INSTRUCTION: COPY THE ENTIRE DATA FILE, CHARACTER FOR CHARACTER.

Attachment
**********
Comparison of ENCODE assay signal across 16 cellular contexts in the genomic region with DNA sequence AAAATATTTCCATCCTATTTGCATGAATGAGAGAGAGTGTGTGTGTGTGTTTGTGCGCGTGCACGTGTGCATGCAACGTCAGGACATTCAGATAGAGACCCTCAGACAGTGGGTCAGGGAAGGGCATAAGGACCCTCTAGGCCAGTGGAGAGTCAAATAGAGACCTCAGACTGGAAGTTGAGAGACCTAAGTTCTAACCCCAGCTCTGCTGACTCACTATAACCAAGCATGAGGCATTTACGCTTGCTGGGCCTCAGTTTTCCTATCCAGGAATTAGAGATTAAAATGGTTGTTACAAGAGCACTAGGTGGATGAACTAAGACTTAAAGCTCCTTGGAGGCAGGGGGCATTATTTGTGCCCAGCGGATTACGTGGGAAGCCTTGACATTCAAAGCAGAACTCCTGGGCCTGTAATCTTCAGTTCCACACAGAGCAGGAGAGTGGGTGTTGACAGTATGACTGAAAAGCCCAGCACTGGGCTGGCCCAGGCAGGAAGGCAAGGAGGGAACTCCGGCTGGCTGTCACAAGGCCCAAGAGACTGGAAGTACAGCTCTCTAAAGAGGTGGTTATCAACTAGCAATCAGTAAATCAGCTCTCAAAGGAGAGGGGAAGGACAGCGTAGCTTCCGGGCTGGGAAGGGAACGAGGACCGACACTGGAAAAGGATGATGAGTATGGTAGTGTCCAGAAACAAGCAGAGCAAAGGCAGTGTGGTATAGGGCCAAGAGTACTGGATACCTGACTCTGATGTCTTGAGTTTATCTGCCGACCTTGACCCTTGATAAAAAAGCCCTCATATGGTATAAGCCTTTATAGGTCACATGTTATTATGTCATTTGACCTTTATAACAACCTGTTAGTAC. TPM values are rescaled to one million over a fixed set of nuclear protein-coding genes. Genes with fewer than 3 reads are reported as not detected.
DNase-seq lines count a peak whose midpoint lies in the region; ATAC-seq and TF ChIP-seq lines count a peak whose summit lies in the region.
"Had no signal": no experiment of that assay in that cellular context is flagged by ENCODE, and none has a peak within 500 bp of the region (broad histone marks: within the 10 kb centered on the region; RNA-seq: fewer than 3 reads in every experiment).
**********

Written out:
Comparison of ENCODE assay signal across 16 cellular contexts in the genomic region with DNA sequence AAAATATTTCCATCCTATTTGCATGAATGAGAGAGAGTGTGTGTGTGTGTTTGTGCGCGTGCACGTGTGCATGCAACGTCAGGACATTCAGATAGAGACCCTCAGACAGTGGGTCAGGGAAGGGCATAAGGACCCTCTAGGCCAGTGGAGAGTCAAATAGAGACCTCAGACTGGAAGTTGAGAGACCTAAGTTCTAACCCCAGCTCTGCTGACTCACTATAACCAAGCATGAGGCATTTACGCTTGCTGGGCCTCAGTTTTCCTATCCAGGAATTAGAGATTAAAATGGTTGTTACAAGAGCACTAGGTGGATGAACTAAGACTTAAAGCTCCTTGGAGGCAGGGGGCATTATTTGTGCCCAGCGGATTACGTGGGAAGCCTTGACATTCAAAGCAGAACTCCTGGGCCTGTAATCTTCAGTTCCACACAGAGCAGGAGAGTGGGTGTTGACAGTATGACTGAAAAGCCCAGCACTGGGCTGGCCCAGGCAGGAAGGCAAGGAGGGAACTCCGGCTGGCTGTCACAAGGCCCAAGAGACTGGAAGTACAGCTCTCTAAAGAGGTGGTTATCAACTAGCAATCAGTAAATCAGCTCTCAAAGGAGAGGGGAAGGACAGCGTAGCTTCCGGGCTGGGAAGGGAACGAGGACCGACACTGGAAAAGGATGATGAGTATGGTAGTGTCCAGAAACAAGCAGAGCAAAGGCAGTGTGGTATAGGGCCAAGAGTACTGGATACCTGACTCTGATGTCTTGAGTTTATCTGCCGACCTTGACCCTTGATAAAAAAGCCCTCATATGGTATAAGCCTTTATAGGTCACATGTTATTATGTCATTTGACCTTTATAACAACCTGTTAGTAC. TPM values are rescaled to one million over a fixed set of nuclear protein-coding genes. Genes with fewer than 3 reads are reported as not detected.
DNase-seq lines count a peak whose midpoint lies in the region; ATAC-seq and TF ChIP-seq lines count a peak whose summit lies in the region.
"Had no signal": no experiment of that assay in that cellular context is flagged by ENCODE, and none has a peak within 500 bp of the region (broad histone marks: within the 10 kb centered on the region; RNA-seq: fewer than 3 reads in every experiment).